Editor's Note: The opinions expressed here are those of the author. They do not reflect EPA policy, endorsement, or action, and EPA does not verify the accuracy or science of the contents of the blog.

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When In Doubt, Throw It Out Safely—Part 4

For several weeks, my youngest daughter has been trying to persuade me to take her to one of her favorite stories to buy some “best friend” charm bracelets or necklaces to give to her friends at the end of the school year. I had been postponing the trip to the mall simply because I knew it was going to become a costly endeavor. Although the trip to her favorite store was intended to strictly buy the gifts for her friends, I knew that once we were in the door she would quickly identify several “must-haves.” In other words, the trip that originally was going to cost less than $25 could quickly turn into a three digit shopping spree if she had her druthers.

In this case, my procrastination paid off. Why, you may ask? Well, I just saw a blog by the Consumer Product Safety Commission recalling “best friend” charm bracelets due to high levels of cadmium! Although I was not planning on going to store in question to get those bracelets, now I definitely was not going to get those items. As parents, how can we be sure that similar children’s jewelry is not equally contaminated with cadmium or other toxic metals?!

Back in February, I wrote several blog entries on this very issue—the use of  cadmium and lead in cheap toy jewelry. The problem is that the use of these toxic metals, while illegal, seems to be expanding to imported children’s custom jewelry, in general, even when it’s not that “cheap-looking.” We’re no longer talking of those pieces that look like trinkets. Some of this children’s jewelry is actually quite attractive. It’s hard for a child to understand that the cool items can actually be harmful to their health.

Bottom-line, the advice remains the same. Lead and cadmium are both harmful to children’s health. Since children tend to put many things into their mouth, we can’t afford to have these toxic items lying around. These objects should be eliminated from a child’s environment. Monitor recall notices regularly. With increased awareness, we can better protect our children.

About the author: Lina Younes has been working for EPA since 2002 and chairs EPA’s Multilingual Communications Task Force. Prior to joining EPA, she was the Washington bureau chief for two Puerto Rican newspapers and she has worked for several government agencies.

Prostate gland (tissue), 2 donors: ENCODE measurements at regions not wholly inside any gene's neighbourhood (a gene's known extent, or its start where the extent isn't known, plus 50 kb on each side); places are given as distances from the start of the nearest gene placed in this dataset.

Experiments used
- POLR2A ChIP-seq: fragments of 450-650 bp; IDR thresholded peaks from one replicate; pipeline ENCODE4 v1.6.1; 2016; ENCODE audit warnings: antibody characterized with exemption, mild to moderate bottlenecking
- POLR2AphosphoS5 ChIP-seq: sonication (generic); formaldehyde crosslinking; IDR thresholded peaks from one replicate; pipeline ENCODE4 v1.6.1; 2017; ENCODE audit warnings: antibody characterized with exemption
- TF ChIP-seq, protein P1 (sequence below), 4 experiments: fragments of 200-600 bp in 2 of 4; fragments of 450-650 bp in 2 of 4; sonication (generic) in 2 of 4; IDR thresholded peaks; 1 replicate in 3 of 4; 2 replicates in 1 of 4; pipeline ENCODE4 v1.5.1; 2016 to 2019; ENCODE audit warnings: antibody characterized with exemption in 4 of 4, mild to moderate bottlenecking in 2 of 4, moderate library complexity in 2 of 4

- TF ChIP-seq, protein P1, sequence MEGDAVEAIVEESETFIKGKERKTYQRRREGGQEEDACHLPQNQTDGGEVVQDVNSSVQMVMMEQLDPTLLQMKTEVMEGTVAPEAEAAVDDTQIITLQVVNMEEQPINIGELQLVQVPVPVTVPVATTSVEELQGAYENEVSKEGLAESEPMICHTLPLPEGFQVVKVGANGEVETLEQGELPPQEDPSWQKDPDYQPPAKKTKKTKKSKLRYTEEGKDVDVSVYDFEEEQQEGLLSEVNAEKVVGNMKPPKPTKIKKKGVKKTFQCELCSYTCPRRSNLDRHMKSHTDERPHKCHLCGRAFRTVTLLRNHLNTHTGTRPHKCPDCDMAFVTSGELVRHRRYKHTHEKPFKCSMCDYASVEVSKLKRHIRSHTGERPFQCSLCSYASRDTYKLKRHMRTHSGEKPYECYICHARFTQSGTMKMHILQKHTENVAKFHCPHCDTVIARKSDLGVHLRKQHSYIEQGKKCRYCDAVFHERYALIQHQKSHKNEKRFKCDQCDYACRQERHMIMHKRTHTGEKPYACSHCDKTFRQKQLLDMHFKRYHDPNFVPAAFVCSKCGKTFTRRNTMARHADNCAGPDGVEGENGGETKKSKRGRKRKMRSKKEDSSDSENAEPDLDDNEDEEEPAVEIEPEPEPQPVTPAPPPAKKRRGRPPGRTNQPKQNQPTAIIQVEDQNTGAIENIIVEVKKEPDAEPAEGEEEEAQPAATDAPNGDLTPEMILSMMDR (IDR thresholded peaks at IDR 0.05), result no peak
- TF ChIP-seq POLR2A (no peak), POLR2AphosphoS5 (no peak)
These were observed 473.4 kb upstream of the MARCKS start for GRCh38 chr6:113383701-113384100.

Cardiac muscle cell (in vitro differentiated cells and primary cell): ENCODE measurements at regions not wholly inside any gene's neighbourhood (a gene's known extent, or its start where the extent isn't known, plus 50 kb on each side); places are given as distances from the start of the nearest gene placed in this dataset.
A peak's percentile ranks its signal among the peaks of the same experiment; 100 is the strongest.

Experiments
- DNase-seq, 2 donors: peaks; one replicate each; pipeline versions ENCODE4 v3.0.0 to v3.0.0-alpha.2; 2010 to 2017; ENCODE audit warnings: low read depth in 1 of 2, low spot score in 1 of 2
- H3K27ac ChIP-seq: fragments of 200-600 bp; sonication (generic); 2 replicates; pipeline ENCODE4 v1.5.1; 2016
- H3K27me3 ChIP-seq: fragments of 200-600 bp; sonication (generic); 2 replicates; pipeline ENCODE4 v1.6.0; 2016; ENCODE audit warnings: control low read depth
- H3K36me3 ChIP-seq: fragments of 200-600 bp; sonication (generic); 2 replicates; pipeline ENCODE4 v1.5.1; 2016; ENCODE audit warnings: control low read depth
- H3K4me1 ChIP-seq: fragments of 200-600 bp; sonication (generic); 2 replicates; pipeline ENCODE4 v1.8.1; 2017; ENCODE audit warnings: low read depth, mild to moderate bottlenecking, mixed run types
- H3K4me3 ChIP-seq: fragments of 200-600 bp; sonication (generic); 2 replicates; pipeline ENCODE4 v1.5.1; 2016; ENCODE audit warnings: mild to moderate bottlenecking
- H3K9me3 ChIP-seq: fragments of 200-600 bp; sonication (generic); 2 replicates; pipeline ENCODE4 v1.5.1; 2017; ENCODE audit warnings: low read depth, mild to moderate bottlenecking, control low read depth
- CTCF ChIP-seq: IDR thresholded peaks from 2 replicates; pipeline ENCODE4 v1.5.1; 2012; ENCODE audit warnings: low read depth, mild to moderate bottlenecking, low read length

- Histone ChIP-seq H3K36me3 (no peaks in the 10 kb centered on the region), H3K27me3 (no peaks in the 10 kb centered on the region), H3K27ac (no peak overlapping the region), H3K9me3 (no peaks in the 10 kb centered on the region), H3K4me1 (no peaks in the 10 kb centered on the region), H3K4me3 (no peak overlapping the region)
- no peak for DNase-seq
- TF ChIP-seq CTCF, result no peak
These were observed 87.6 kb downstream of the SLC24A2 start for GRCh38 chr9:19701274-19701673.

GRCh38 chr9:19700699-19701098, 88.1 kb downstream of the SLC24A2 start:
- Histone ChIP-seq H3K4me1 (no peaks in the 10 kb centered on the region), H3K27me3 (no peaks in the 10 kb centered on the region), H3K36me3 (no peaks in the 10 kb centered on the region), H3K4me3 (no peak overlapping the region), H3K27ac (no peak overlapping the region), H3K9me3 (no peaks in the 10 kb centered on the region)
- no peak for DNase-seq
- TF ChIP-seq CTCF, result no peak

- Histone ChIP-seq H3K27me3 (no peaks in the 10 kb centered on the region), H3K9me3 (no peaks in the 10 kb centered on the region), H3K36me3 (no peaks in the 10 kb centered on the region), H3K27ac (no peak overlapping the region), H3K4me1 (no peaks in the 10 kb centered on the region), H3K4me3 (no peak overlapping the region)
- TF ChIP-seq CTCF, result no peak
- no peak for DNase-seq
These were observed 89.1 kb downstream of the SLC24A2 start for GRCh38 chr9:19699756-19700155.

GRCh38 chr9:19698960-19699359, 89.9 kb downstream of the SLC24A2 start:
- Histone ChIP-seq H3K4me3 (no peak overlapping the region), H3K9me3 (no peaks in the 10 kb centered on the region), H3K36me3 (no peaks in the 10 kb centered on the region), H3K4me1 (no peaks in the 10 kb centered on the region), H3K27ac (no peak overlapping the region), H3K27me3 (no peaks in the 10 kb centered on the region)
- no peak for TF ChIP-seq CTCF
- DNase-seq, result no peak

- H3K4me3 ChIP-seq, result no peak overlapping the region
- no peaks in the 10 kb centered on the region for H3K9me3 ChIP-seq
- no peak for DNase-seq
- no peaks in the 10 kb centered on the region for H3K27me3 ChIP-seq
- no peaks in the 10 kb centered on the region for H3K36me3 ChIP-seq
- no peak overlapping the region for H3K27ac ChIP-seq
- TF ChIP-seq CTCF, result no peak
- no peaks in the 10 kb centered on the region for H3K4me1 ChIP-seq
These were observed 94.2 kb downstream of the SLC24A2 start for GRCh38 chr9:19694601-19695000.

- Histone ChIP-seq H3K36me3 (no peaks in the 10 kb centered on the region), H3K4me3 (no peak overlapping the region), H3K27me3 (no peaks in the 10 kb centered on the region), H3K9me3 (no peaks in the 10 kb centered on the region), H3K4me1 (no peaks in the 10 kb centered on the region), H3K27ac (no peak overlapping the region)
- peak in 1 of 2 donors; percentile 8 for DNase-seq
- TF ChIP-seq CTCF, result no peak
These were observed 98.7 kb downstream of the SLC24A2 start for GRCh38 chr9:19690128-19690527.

Editor's Note: The opinions expressed here are those of the author. They do not reflect EPA policy, endorsement, or action, and EPA does not verify the accuracy or science of the contents of the blog.

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Yes, Throw It Out—Safely

In last week’s blog “When In Doubt, Throw It Out!,”

I discussed the use of toxic metals in some toy jewelry and metal trinkets produced overseas. As the title suggested, I recommended if you were concerned over the potential toxicity and risks of these toys, the best thing to do was to dispose of these products. However, I didn’t address another legitimate concern: is it safe for the environment to simply throw these articles in the trash? Well, the answer is yes. I will explain why.

First of all, I would like to thank two individuals, Mauricio D’Achiardi and Joan, for their comments last week. They actually posed the question regarding the proper disposal of these toy trinkets. Since I didn’t have an answer, I consulted with our experts in the Office of Resource Conservation and Recovery. The guidance is: “Consumers can check with their local recycling facility to see if they collect these kinds of contaminated jewelry and trinkets. To find a local recycling facility, they can go to www.earth911.com . If their local recycling facility doesn’t take these articles, consumers can go ahead and throw them in the trash. Our modern landfills are made to be able to hold such contamination without leaking it into the environment.” So, we can dispose of these safely.

For more information on the disposal of waste, please visit our Website. For information on product recalls and keeping people safe in and around the home, visit the US Consumer Product Safety Commission’s Neighborhood Safety Network. And please keep those comments coming. We all can learn from this Greenversation.

About the author: Lina Younes has been working for EPA since 2002 and chairs EPA’s Multilingual Communications Task Force. Prior to joining EPA, she was the Washington bureau chief for two Puerto Rican newspapers and she has worked for several government agencies.

Editor's Note: The opinions expressed here are those of the author. They do not reflect EPA policy, endorsement, or action, and EPA does not verify the accuracy or science of the contents of the blog.

Please share this post. However, please don't change the title or the content. If you do make changes, don't attribute the edited title or content to EPA or the author.